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Mining tax needs to include gold, uranium: Brown

The Gillard government's proposed mining tax needs to be amended to include gold and uranium, if not all minerals, and the daft plan to refund royalties should be dropped, Australian Greens Leader Bob Brown said in Canberra today.

"If you're going to have massive profits flowing offshore to foreign owners, why not divert a percentage to fund services that people need - now and into the future?

"The Treasurer needs to reconsider extending the mining tax across to gold, uranium and other minerals. The nexus with royalties should also be dropped - it's daft. States have the right to set their own levels of royalties but the open cheque book approach to refunding companies being taken by the federal Treasurer is nonsensical.

"Australia has the means to adequately fund education, health, transport. It should not have a watered-down mining tax pass into law that fails to collect potential funding sourced from resources that belong to the nation," Senator Brown said.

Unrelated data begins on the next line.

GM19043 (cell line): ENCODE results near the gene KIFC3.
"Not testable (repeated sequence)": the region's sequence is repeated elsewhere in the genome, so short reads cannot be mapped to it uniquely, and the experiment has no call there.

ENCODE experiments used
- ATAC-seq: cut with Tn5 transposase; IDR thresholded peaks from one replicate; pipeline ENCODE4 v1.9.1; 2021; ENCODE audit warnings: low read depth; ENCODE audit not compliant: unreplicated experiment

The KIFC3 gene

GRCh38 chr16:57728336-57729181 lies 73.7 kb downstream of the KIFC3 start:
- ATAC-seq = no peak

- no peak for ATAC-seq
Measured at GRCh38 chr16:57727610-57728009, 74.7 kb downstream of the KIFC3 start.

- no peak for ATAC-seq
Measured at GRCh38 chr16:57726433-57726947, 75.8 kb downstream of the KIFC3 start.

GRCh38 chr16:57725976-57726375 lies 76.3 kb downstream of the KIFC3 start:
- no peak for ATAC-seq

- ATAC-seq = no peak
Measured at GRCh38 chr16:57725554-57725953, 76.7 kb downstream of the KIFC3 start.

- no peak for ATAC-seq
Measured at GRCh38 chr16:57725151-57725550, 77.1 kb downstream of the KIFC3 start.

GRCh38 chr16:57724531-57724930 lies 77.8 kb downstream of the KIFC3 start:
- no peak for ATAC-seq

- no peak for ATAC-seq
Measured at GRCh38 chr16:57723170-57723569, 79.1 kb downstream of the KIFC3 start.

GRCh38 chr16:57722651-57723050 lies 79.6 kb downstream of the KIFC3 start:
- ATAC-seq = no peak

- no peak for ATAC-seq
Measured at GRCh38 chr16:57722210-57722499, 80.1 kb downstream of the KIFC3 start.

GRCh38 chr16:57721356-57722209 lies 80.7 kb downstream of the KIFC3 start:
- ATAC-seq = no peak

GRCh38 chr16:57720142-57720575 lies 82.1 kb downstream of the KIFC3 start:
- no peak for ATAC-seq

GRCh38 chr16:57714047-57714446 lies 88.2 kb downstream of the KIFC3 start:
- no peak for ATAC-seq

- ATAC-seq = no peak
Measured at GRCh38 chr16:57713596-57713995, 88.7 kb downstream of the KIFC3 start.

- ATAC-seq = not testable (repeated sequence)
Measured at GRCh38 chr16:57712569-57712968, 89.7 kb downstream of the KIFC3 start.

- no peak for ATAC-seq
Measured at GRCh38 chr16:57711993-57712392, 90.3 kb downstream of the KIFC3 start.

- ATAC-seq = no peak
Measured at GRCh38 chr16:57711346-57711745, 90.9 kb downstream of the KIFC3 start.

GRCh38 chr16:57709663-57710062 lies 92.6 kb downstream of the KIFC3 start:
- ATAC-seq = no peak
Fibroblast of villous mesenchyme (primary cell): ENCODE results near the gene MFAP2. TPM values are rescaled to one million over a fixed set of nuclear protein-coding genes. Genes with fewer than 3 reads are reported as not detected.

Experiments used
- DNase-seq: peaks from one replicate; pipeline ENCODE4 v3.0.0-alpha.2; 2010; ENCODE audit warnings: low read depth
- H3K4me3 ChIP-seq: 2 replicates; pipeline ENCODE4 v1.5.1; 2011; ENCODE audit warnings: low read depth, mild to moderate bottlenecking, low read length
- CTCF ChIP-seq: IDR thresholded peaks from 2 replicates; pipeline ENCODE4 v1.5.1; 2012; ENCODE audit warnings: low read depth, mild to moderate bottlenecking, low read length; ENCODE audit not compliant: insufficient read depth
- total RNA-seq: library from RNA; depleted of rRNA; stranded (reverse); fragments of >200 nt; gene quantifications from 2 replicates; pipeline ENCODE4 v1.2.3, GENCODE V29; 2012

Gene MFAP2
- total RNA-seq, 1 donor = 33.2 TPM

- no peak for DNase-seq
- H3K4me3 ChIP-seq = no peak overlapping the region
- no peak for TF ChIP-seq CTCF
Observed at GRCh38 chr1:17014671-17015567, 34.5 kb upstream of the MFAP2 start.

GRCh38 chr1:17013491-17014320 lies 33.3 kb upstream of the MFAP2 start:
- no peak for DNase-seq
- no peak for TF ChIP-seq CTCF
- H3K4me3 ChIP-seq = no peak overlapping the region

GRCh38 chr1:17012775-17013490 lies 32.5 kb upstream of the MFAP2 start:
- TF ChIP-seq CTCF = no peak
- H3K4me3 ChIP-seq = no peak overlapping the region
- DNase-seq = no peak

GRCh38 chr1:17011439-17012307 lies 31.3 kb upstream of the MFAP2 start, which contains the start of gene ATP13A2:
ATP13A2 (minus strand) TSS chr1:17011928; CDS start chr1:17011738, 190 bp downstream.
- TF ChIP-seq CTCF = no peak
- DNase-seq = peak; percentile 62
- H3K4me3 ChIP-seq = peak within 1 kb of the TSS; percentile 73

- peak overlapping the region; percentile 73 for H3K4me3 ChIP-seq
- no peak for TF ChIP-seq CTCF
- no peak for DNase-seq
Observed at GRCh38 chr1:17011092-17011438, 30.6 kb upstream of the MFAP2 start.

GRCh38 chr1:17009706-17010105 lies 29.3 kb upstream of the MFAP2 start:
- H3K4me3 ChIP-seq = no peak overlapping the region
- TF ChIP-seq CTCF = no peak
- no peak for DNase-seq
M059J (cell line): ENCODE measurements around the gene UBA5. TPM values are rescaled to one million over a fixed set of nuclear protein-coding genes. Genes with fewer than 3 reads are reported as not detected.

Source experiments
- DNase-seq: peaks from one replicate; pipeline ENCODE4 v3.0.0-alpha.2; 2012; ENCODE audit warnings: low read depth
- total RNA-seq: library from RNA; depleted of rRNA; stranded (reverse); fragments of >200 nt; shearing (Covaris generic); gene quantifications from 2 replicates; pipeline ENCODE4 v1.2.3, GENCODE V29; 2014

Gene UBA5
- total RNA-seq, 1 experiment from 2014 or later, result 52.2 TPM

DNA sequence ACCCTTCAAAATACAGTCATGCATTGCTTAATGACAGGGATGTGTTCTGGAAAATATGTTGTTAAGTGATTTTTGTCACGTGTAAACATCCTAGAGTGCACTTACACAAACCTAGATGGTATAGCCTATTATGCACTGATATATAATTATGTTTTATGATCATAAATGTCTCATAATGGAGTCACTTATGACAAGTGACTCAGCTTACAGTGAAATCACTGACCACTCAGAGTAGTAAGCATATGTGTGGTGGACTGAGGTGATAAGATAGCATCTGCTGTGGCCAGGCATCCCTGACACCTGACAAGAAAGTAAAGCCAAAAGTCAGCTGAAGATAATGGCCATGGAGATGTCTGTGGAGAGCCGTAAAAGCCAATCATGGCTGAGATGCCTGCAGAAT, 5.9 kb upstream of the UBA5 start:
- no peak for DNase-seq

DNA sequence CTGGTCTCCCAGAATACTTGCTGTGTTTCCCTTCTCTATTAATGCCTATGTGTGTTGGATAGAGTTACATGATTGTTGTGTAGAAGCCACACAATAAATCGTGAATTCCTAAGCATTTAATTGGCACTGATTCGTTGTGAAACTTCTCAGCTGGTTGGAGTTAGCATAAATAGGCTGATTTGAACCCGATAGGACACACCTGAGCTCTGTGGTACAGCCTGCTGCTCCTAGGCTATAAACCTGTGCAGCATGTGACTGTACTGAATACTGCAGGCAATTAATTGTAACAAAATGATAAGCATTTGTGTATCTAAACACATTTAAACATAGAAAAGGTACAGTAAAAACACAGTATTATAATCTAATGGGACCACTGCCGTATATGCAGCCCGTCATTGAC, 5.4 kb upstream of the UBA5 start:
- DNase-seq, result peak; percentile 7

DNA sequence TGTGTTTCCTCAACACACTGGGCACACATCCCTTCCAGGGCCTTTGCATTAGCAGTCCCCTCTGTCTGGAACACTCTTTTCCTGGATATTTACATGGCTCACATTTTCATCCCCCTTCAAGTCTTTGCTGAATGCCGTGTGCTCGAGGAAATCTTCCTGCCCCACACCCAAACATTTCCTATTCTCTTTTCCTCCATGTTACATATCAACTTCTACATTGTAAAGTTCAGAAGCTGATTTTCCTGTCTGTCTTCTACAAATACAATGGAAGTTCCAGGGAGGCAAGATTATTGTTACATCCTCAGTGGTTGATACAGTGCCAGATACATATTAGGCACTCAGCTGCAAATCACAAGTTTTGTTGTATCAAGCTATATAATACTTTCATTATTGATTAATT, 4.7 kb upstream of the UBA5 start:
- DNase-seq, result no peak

In 2010, four of Australia's biggest gold mining companies were 100% foreign owned and, overall, the industry is 81% foreign owned. An indicative estimate of MRRT revenues from gold is $840 million over the forward estimate period and $1.8 billion over the next 10 years.

Using ABARES' forecast gold volumes and a modest gold price of about $A1,500/oz, the value of gold exports will reach as high as 17% of the value of combined iron ore and coal exports. Gold's exclusion from the MRRT is therefore a significant drain on revenues.

Australia is the world's second-largest gold producer, behind China. Production is dispersed worldwide and Australia has about 13% of the world's gold resources. Iron ore, with a similar level of the world's iron ore resources, has not seen a reduction in investment interest since the introduction of the proposed minerals resource rent tax.


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